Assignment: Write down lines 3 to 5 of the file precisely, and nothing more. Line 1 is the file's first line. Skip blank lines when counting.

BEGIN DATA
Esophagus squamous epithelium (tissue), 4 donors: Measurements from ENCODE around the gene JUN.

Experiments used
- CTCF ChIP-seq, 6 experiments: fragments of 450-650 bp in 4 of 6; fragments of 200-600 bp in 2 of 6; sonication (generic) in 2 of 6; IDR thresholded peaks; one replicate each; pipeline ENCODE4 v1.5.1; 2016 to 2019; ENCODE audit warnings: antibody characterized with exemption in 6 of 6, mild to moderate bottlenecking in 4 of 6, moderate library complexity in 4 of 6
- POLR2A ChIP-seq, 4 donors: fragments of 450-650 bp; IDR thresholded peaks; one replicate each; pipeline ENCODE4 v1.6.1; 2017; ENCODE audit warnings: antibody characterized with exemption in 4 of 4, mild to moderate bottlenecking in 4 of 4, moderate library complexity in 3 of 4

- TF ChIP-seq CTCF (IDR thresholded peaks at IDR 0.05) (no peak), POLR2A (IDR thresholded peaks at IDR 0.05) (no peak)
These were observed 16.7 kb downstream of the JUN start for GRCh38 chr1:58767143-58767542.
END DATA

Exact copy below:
- CTCF ChIP-seq, 6 experiments: fragments of 450-650 bp in 4 of 6; fragments of 200-600 bp in 2 of 6; sonication (generic) in 2 of 6; IDR thresholded peaks; one replicate each; pipeline ENCODE4 v1.5.1; 2016 to 2019; ENCODE audit warnings: antibody characterized with exemption in 6 of 6, mild to moderate bottlenecking in 4 of 6, moderate library complexity in 4 of 6
- POLR2A ChIP-seq, 4 donors: fragments of 450-650 bp; IDR thresholded peaks; one replicate each; pipeline ENCODE4 v1.6.1; 2017; ENCODE audit warnings: antibody characterized with exemption in 4 of 4, mild to moderate bottlenecking in 4 of 4, moderate library complexity in 3 of 4

- TF ChIP-seq CTCF (IDR thresholded peaks at IDR 0.05) (no peak), POLR2A (IDR thresholded peaks at IDR 0.05) (no peak)